Sunday, June 23, 2019

McKenzie River Trail (Boulder Creek to Deer Creek)

This little section of the McKenzie River Trail is one of my summertime go-to hikes. The route is perpetually shaded for most of its eight miles or so, numerous creeks cross the trail, the forest is eminently green, and the McKenzie River makes frequent appearances with each break in the vegetative cover. Because the bottom of the river canyon is well shaded, the temperatures tend to be cooler here than in our urban areas sprawled next to Interstate 5. Also, the trail is blessedly flat for the most part, making the hiking both easier and cooler, especially on a baking warm day. So, let's hike already!

Candystick, flowering away
Despite the allusions to baking hot days, on this day the temperature was fairly mild, so the purpose of this hike rendition tended more towards sheer enjoyment of the river and shade and not at all towards frantic relief from the brain-parboiling heat of summer. Normally, I begin this section of the McKenzie River Trail from the resort at Belknap Hot Springs, but just to do something different this time, this hike commenced from the road bridge spanning the river near Boulder Creek. That way, I could make it as far as Deer Creek, which would be a whole new trail experience for me.

This small creek is actually part of the McKenzie River

Regardless of the new starting point, it was still the same old river, forest, and shade, and it felt wonderful. The path basically followed the river and rustic footbridges crossed several small creeks that were in no real hurry to meet up with the McKenzie, judging by the languid pools reflecting the low light within the forest. The canopy of mostly vine maple leaves let in very little light and the ample leafage imbued the very air with a soft green glow.

Tiger lilies prowled the trailside brush
While the creeks were in no particular hurry, dozens of women were very much intent on speeding down the trail with as much alacrity as they could muster. Seems there was a nearby women's retreat that also involved a trail run event. Me, I would retreat from any retreat that boasted a trail running event, that looked like way too much work. Besides which, I'd be sure to roll my weak ankles at some point, always a miserable occurrence. Also, despite exchanging cheery greetings with me, not all of the participants had facial expressions that said they were enjoying their more frenetic pace along the trail.

The McKenzie River Trail followed a forest road for a bit

At about the mile mark, the trail inscribed a switchback in the opposite direction and headed uphill to a forest road that is the actual McKenzie River Trail, gravel road appearance notwithstanding. After going under some power lines the road then descended back down to the river, that little detour making no sense to me at all. At any rate, the hike returned to the more comfortable milieu of fungus, flowers, and forest.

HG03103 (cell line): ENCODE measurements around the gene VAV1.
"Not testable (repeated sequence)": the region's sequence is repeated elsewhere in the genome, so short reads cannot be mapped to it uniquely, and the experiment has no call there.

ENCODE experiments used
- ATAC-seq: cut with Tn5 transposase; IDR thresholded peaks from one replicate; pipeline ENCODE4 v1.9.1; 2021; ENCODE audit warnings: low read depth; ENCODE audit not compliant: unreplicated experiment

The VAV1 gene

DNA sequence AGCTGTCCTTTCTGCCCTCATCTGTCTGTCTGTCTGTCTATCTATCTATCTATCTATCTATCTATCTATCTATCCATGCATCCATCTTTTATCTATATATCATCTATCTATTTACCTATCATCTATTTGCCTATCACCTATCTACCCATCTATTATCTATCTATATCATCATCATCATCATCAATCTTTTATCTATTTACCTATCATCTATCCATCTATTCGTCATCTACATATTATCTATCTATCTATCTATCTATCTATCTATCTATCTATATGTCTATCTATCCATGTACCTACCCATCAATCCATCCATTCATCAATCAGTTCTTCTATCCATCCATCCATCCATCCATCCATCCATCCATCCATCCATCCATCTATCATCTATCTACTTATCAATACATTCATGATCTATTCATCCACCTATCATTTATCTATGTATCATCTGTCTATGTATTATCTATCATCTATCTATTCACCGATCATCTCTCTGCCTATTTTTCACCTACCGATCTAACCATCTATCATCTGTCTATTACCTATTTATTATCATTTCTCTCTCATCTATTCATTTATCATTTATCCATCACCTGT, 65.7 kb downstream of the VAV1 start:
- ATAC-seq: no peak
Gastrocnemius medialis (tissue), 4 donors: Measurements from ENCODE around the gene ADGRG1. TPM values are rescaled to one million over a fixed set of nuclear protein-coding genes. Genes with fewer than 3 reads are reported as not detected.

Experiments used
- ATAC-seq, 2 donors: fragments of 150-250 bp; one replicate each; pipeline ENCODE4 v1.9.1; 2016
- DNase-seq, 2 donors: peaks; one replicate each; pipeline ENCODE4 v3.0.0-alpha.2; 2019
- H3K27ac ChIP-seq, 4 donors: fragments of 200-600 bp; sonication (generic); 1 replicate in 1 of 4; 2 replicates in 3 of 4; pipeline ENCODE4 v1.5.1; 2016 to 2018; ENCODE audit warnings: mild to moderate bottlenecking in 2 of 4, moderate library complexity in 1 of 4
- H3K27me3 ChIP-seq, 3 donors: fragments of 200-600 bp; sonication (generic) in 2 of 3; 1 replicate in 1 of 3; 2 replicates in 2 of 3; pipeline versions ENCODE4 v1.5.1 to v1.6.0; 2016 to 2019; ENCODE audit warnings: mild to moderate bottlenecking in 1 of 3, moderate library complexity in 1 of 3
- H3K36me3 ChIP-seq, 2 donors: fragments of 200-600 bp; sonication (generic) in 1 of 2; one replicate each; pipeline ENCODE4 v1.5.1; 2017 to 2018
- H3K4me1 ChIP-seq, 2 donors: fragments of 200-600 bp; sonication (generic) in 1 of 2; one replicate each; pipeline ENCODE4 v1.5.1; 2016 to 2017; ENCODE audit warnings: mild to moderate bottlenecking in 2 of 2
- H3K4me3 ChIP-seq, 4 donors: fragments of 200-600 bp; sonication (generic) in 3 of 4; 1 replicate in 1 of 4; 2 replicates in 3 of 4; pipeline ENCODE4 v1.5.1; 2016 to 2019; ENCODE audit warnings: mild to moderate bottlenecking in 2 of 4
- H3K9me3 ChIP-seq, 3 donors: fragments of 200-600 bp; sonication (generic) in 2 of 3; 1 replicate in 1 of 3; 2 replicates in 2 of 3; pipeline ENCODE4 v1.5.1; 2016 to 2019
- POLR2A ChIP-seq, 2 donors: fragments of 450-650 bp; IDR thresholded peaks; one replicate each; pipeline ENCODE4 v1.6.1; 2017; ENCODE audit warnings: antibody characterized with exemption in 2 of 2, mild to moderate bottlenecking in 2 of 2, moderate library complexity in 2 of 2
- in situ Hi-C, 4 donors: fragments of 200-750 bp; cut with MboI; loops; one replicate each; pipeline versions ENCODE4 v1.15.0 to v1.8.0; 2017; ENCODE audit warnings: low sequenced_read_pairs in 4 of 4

Bridge, leading from light unto dark
At about the 2.5 mile mark, the trail crossed Frissell Creek on a stout wooden bridge and from here on in, it would be all new trail for me. Underneath the bridge, the small creek flowed on its way to the river, the waters of the creek coursing amazingly clear.

Where the McKenzie divided around an island
After crossing Frissell Creek, the trail tended to stay fairly close to the river. Because of the thick forest and vegetation, it was not always easy to get the "big picture" of what the river was doing. At times, it seemed that the water flowing below the trail and through the trees had to be a creek instead of the river, although no creeks were nearby according to my GPS. The mild mystery was solved when  the river clearly divided around a heavily wooded island, sending a much smaller volume of river water on the trail side of the island just to confuse me.

Backpacking sites called to me
At a large bend in the river which was hidden from sight by the forest, the trail went high into the woods and temporarily left the river behind. At the four mile mark, the trail crossed a paved forest road before sideswiping a nice backpacking campsite next to the bridge at Deer Creek, The campsite was one of several seen on this hike and all of them were fairly luxurious when compared to my usual meager camping spots when backpacking. I really must come back and backpack the full McKenzie River Trail sometime, but I digress.

The well-engineered bridge at Deer Creek
Deer Creek has carved a rather large and deep valley in the surrounding mountains so I really was expecting a creek commensurately sized to match the geological terraforming. However, the reality is that Deer Creek was just a small creek, nothing more than any of the other creeks already encountered on this hike. The wooden bridge crossing the creek was more impressive though, spanning the comparitively wide canyon. Because of the width of the bridge, it shook and swayed in the middle as I walked across.

The texture of Deer Creek
Deer Creek made for a logical turnaround point, and I ate a quick lunch there while meditating upon the reflecting pools of the small creek. After that, it was back the way I had come, with the same enjoyment of forest, shade, river, flowers, and fungi. By this time, the other side of the river was bathed in sunlight and the bright reflections rippled zen-like on the pools of the various creeks running across the trail.

Sparkling clear water on a small creek
By this time, the last trail runner had long passed by but I still had to step aside every now and then for mountain bikers trundling past. Unlike the trail runners though, their facial expressions said they were enjoying their ride. I couldn't see my facial expression of course, but hopefully it was adequately conveying how enjoyable this hike had been.

My view for most of eight miles
For more pictures of this hike, please visit the Flickr album.

No comments :

Post a Comment